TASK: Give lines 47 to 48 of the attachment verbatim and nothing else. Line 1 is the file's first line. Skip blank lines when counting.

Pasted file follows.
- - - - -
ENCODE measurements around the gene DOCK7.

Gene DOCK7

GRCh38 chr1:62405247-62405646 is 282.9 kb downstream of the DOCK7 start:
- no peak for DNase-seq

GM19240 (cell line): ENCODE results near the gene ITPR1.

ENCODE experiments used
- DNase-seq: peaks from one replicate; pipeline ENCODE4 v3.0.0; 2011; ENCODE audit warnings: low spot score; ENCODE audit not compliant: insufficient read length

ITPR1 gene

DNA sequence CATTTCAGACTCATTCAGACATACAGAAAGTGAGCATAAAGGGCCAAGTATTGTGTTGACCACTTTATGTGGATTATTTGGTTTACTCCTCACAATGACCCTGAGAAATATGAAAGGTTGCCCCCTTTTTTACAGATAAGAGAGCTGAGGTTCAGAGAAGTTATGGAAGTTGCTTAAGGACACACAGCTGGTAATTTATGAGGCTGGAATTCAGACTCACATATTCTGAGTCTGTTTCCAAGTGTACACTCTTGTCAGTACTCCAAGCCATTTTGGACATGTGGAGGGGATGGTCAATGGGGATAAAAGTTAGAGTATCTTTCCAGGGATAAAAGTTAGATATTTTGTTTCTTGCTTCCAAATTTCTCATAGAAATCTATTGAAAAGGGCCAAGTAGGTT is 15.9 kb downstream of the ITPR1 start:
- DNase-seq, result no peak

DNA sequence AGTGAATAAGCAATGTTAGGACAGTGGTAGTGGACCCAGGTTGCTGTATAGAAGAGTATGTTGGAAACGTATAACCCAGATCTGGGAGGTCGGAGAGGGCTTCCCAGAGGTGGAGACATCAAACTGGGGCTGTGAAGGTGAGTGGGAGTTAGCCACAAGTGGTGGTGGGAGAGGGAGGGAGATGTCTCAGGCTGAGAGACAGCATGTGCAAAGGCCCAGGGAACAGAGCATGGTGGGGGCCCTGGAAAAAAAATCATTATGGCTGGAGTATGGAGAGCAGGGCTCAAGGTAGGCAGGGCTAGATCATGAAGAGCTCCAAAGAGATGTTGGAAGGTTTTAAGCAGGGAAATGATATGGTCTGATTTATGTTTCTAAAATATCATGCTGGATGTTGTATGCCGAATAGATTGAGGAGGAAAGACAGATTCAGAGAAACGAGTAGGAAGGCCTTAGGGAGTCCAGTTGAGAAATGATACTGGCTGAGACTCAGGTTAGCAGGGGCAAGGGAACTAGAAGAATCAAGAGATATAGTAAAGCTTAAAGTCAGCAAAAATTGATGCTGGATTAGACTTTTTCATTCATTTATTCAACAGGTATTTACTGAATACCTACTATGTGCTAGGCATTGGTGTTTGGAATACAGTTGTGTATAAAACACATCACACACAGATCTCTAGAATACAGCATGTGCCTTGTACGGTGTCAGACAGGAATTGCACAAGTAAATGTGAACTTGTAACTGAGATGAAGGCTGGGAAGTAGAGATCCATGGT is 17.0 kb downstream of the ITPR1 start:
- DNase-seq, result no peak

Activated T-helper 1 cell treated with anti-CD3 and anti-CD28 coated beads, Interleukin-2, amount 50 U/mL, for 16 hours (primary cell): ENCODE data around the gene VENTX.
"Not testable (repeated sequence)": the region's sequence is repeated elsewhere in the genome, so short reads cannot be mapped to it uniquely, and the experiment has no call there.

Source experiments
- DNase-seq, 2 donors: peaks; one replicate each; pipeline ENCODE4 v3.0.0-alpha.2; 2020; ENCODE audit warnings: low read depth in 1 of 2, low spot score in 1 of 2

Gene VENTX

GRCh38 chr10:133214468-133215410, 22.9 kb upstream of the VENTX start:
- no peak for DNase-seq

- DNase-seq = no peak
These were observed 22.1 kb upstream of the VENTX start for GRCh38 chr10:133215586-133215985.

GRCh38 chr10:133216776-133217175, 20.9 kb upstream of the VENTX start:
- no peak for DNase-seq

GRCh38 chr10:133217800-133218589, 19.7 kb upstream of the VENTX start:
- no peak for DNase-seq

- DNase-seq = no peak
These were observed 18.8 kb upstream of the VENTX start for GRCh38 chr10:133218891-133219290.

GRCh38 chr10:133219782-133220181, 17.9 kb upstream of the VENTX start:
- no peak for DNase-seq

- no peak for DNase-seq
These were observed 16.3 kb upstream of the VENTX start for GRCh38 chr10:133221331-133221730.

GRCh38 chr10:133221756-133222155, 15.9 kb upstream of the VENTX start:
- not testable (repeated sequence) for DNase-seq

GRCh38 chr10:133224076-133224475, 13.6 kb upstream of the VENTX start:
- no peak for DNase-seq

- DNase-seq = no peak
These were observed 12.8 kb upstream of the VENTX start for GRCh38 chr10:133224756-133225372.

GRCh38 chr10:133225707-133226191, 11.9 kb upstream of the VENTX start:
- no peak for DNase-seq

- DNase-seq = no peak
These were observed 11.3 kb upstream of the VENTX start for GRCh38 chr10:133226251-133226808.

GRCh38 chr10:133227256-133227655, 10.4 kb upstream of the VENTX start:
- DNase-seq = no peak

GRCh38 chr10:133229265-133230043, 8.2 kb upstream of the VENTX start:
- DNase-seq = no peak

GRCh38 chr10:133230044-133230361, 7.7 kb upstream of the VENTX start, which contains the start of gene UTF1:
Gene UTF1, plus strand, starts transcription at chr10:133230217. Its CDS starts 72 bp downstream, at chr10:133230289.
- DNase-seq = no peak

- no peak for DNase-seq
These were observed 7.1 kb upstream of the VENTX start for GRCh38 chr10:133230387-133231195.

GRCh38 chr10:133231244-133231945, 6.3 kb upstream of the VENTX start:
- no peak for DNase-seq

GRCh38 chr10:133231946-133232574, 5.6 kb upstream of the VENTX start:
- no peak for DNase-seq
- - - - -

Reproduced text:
Gene UTF1, plus strand, starts transcription at chr10:133230217. Its CDS starts 72 bp downstream, at chr10:133230289.
- DNase-seq = no peak